Terror-accused twins, Brandon-Lee and Tony-Lee Thulsie, appeared in the South Gauteng High Court in Johannesburg.

JOHANNESBURG-  Two years after alleged terror twins Brandon-Lee and Tony-Lee Thulsie were arrested, their matter is yet to go on trial after being postponed about 30 times.

The identical twins were back in the South Gauteng High Court in Johannesburg on Thursday morning where the matter was postponed yet again. They appeared briefly before Judge Raylene Keightley where she said that the matter would be postponed to allow the pre-trial process to continue. State prosecutor Chris Adams told the court that they were still waiting for evidence that would arrive electronically

The twins appeared in court in black thobes (long robes worn by Muslim men) and white taqiyahs (short, rounded skullcaps) with shackles on their feet. Following the decision to postpone, the twins spoke briefly to two women from their family before returning to custody. The courtroom was filled with family members and members of the media.

The Thulsie twins were arrested in raids in Newclare and Azaadville on the West Rand and put in custody in July 2016. They were charged with 12 counts relating to contraventions of the Protection of the Constitutional Democracy Against Terrorist and Related Activities Act and the 13th charge is for fraud, linked to the alleged use of fake passports.

They were allegedly plotting a series of attacks on behalf of the Islamic State terrorist group against Jewish targets and the embassy of the United States of America (USA).  It is alleged that the twins were attempting to join militant Islamist group the Islamic State of Iraq and the Levant (ISIL, also known as ISIS) and that the terrorist activities would have been perpetrated by using firearms, explosives and possibly poisons.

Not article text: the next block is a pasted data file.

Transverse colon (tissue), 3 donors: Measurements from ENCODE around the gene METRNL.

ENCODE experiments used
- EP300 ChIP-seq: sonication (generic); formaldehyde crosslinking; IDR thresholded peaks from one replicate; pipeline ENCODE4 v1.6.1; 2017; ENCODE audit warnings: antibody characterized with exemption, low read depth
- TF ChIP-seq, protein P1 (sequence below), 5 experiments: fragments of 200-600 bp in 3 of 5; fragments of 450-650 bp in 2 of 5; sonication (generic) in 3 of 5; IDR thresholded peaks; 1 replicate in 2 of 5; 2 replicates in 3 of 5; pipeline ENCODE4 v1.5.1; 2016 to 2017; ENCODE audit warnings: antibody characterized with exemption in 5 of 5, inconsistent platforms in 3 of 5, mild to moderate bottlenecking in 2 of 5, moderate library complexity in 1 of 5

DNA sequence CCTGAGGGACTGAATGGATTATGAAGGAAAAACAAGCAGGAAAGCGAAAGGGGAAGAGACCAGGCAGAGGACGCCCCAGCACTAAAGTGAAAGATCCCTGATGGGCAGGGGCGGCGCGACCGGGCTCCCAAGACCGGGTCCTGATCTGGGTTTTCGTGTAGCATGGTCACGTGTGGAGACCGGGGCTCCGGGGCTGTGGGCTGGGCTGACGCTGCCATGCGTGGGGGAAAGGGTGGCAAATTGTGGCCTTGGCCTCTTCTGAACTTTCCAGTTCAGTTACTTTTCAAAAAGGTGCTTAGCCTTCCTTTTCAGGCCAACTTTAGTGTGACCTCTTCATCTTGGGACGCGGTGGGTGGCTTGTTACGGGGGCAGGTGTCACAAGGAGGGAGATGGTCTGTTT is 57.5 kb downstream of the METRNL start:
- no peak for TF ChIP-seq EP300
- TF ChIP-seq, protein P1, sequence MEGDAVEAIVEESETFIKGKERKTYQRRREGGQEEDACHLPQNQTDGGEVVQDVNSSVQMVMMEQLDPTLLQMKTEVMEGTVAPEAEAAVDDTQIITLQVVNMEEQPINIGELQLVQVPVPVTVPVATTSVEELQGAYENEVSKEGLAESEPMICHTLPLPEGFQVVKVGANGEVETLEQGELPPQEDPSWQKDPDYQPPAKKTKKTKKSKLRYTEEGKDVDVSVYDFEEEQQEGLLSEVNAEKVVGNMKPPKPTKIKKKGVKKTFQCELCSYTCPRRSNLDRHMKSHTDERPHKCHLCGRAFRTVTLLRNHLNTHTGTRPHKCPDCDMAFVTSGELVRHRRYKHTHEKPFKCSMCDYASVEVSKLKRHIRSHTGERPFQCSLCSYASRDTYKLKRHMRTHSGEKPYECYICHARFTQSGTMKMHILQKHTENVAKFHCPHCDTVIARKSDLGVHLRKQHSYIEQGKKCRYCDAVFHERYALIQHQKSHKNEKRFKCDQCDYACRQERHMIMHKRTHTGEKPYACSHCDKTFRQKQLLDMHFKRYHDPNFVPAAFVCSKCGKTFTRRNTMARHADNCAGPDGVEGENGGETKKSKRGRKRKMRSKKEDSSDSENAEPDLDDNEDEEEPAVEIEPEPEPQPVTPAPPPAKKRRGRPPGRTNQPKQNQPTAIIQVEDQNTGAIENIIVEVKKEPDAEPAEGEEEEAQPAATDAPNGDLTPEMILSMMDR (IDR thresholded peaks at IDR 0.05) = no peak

The attacks would have been directed at various embassies of countries including the United Kingdom, Russia, and USA based in Pretoria. Other targets listed included cartoonist Jonathan Shapiro (known as Zapiro), Jewish South African Investment Manager, Roy Topol, and King David High School Linksfield. The US froze their asset and imposed other sanctions on them.

The Star tried to get a comment from the National Prosecuting Authority as to why the matter had been postponed so many times without it ever going to trial. However, spokeswoman, Phindi Mjonondwane, could not answer as she was unavailable on her phone.

The matter will be back in court on October 10.


The Star